Paul Pelosi Attacker David DePape Sentenced To 30 Years In Prison

David DePape, records the nude wedding of Gypsy Taub outside City Hall on Dec. 19, 2013, in San Francisco. (Photo via: AP PHOTO/ERIC RISBERG)
David DePape, records the nude wedding of Gypsy Taub outside City Hall on Dec. 19, 2013, in San Francisco. (Photo via: AP PHOTO/ERIC RISBERG)

OAN’s James Meyers
1:24 PM – Friday, May 17, 2024

David DePape, the man who attacked Democrat Representative Nancy Pelosi’s husband, Paul Pelosi, with a hammer, has been sentenced to 30 years in prison. 

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In a letter to the court, Paul Pelosi detailed how he is still traumatized by the 2022 attack, which happened when DePape purportedly broke into Pelosi’s home in Pacific Heights on October 28th, 2022. 

Pelosi wrote: “The defendant severely damaged the nerves in my left hand. My forehand was ‘de-gloved’ exposing raw nerves and blood vessels.”

“Surgeries and treatments mostly healed the skin, but underneath I still feel pinched nerves in my left hand. This makes basic tasks like using buttons, cutlery and simple tools more difficult,” he added, according to CBS.

The husband of Nancy Pelosi also said that he now walks more slowly, has severe difficulty with balance, gets headaches, and for a long period of time struggled to sleep alone at home because he “kept remembering the defendant breaking into my house.”

Meanwhile, the Department of Justice requested a 40 year prison sentence on charges of attempted kidnapping of a federal officer or employee and assault of an immediate family member of a federal official.

Nancy said in her own letter that she was requesting a “very long” sentence for DePape, and added that the incident left her with “great fear and deep pain.” 

Prosecutors wrote in court documents: “There is nothing about the history and characteristics of the defendant that warrant leniency.”

According to local news station KRON, DePape admitted, and bragged, that he knew what he was doing. 

However, the attackers’ attorneys requested a 14-year prison sentence, citing DePape’s “abusive, long-term relationship with a partner who exploited his innate vulnerabilities and immersed him in a world of extreme beliefs where reality is not reality.”

“The violent lessons that the defendant wanted to teach are not permitted in this country,” U.S. Attorney Ismail J. Ramsey wrote in his sentencing memorandum.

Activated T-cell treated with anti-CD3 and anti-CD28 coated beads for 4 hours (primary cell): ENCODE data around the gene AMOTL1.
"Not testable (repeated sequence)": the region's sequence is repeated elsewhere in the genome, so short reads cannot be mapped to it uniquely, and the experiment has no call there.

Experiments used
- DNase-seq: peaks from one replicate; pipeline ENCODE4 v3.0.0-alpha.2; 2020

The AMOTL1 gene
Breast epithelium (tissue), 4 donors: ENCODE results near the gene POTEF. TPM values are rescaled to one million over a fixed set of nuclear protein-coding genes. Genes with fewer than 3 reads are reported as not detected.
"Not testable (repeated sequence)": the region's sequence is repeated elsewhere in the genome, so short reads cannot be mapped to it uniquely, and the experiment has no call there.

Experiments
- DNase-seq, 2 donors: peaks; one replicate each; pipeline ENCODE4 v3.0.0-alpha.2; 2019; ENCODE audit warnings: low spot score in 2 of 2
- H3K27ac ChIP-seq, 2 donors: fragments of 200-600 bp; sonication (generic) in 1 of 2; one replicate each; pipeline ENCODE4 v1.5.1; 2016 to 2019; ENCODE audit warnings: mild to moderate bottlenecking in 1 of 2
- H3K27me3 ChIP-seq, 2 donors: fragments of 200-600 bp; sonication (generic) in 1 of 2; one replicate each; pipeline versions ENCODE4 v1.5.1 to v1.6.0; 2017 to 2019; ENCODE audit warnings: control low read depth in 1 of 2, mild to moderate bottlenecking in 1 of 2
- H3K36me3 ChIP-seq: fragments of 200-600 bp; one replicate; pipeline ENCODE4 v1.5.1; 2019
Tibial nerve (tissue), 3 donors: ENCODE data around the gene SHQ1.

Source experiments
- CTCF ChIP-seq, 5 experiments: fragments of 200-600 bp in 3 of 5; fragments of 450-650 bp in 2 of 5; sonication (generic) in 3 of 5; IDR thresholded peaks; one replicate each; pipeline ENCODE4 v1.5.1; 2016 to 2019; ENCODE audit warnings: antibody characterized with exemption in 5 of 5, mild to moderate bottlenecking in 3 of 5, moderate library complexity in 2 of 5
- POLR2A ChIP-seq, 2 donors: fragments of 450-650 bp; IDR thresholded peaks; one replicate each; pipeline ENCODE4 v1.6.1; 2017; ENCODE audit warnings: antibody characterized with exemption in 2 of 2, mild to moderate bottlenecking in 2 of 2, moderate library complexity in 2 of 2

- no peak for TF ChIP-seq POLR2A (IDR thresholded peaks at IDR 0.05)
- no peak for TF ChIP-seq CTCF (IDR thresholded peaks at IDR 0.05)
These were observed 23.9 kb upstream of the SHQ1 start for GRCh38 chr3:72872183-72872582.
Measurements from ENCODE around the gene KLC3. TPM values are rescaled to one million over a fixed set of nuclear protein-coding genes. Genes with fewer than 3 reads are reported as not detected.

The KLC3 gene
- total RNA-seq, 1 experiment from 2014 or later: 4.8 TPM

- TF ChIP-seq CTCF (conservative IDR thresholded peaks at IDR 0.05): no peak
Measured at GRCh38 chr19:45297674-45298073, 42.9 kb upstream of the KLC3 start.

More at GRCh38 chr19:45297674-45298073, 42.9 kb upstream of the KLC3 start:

“Defendant intended to promote a federal crime of terrorism and therefore, the terrorism enhancement should apply here.”

The assault was caught on police body cam footage after Paul called police for help on October 28th, 2022. 

The congresswoman’s husband was left with a fractured skull and other injuries as well. 

Days after the assault took place, DePape admitted to police he was there to try to kidnap then-House Speaker Nancy Pelosi. 

Paul Pelosi testified at DePape’s trial, saying that he had been awakened by DePape bursting into the bedroom, asking, “Where’s Nancy?” He responded by saying that she was in Washington. Soon after, DePape told Paul that he would tie him up while they waited for her.

“It was a tremendous sense of shock to recognize that somebody had broken into the house, and looking at him and looking at the hammer and the ties, I recognized that I was in serious danger, so I tried to stay as calm as possible,” Pelosi told jurors.

During his testimony at the trial, DePape gave a tearful apology to Pelosi for harming him. 

“He was never my target and I’m sorry he got hurt,” DePape said.

“I reacted because my plan was basically ruined.”

Additionally, DePape told investigators that if Nancy Pelosi told “the truth,” he planned to “let her go, and if she “lied” he was going to “break her kneecaps,” according to the criminal complaint against him.

Furthermore, prosecutors said he had rope and zip ties with him, and detectives found additional body cameras, a computer, and a tablet, which included a list of other prominent figures who he allegedly planned to target. 

DePape is also being charged in state court with assault with a deadly weapon, elder abuse, and residential burglary. Jury selection for the state case is expected on May 22nd

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